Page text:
I do worry that Starmer is misreading the mood on Brexit. I understand why – where’s the election-winning value in reopening the Brexit wounds, which will probably only benefit the Tories?

But public opinion is now strongly anti-Brexit, Sunak is already delivering a softer Brexit in NI, and is even starting to talk about relaxing migration rules (although I’ll believe it when I see it). I think it’s a bad idea to box Labour in.

I think it’s inevitable that political and economic gravity will pull us back into the EU, in some form. I worry that by ruling out absolutely any formal relationship with the EU (such as joining the Single Market) Labour will find itself on the wrong side of history.

And Labour will inherit a terrible economy. The single best thing it can do for growth is to re-join the Single Market and Customs Union, which could help fund the NHS and all the other crumbling institutions left behind by the Tories. It seems daft to absolutely rule it out.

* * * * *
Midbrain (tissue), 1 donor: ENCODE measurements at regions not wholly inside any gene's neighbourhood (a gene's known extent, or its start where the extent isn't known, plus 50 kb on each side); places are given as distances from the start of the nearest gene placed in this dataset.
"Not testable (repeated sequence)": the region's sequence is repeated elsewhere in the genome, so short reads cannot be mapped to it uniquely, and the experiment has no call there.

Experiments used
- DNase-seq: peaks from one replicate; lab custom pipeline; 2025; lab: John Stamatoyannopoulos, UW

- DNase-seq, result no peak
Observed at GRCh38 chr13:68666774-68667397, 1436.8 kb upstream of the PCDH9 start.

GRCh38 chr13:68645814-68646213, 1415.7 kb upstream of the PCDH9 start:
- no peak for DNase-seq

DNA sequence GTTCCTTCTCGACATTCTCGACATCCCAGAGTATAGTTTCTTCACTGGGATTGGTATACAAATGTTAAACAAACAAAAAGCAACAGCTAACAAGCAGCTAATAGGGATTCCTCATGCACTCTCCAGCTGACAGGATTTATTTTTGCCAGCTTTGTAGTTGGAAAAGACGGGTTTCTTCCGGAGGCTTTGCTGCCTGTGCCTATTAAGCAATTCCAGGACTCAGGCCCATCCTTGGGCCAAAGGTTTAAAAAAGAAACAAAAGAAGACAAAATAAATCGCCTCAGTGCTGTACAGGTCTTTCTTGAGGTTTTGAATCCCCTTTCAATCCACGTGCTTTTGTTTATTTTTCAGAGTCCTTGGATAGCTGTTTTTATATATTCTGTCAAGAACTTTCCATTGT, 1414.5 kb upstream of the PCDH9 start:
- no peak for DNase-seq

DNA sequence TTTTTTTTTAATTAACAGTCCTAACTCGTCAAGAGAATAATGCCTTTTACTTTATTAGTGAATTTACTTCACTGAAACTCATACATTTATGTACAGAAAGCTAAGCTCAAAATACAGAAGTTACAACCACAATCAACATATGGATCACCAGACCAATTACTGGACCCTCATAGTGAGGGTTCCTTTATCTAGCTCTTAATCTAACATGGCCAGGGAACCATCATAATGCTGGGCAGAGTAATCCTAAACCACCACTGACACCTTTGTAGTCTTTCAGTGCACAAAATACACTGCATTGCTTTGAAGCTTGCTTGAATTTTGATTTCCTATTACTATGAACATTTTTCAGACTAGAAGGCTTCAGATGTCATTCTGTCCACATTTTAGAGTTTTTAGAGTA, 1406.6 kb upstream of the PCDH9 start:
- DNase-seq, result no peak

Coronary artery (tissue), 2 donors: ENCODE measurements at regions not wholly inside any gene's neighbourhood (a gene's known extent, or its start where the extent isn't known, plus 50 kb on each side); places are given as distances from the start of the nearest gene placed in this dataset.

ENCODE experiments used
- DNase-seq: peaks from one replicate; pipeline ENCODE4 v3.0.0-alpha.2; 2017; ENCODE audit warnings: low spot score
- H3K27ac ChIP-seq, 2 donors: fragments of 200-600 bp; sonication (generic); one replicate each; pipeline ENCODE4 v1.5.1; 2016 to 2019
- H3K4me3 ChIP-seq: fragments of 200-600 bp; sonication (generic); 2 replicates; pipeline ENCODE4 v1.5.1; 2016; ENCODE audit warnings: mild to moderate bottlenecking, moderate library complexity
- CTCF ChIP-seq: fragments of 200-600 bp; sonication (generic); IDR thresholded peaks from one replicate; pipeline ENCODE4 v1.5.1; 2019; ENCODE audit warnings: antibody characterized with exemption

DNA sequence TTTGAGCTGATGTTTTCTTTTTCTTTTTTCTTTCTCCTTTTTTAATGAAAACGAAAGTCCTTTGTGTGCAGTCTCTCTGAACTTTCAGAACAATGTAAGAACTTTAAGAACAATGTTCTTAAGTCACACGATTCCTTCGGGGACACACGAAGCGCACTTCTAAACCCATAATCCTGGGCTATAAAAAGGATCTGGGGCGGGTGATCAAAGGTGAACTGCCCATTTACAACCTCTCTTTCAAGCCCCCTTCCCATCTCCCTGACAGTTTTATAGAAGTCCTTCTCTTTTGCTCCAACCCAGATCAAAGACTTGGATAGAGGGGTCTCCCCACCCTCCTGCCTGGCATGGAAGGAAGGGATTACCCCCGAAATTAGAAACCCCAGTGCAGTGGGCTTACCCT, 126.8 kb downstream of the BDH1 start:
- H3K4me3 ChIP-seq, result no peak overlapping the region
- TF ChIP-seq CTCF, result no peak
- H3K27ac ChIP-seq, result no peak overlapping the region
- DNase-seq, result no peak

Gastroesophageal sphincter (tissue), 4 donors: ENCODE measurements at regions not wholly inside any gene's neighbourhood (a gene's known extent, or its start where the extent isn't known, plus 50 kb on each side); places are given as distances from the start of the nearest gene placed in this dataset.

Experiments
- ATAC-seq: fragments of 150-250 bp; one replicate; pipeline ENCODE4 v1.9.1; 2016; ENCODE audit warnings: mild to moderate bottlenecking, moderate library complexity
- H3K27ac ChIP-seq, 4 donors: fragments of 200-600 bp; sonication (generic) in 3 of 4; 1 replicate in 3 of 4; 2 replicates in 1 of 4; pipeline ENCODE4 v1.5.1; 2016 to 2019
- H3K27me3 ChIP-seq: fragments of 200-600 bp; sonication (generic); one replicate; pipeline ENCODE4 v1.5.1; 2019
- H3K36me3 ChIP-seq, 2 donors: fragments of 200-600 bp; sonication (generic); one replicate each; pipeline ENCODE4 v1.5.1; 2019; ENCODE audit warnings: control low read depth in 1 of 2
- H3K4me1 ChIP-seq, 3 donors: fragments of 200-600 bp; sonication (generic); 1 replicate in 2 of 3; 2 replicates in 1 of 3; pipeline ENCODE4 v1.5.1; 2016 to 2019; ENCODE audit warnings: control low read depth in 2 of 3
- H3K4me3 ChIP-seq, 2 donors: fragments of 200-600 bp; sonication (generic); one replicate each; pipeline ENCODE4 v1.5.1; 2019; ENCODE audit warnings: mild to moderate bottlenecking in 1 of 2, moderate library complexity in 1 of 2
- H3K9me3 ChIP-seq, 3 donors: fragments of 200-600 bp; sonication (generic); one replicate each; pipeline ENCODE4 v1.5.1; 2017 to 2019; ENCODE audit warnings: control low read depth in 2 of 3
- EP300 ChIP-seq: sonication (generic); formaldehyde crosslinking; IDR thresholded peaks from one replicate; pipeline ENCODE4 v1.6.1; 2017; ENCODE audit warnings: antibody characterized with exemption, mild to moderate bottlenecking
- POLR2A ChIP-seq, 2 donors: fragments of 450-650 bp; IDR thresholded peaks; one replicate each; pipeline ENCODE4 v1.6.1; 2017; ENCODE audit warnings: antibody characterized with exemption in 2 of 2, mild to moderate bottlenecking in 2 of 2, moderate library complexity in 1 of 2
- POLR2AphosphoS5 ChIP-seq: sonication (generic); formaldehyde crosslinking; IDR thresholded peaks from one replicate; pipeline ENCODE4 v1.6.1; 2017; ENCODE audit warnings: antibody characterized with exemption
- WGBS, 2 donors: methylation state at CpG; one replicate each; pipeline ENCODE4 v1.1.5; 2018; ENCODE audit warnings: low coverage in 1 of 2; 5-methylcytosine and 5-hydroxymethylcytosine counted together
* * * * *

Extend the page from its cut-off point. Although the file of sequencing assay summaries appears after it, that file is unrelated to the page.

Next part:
Anon: Assuming the Tory party suffer a major defeat at the next general election, do you think they can survive. If so, what do they need to do to transform their future fortunes?

All parties are coalitions, but the Tory party is taking it to extremes. They’re not so much a party as a patchwork of imaginary grievances thrown together by Mary Shelley’s imagination.

Since the late 80s, there been have countless simultaneous versions of the Conservative Party, engaged in a furious (and to most people meaningless) thirty-year battle over who gets to keep the name. A bit like Pink Floyd.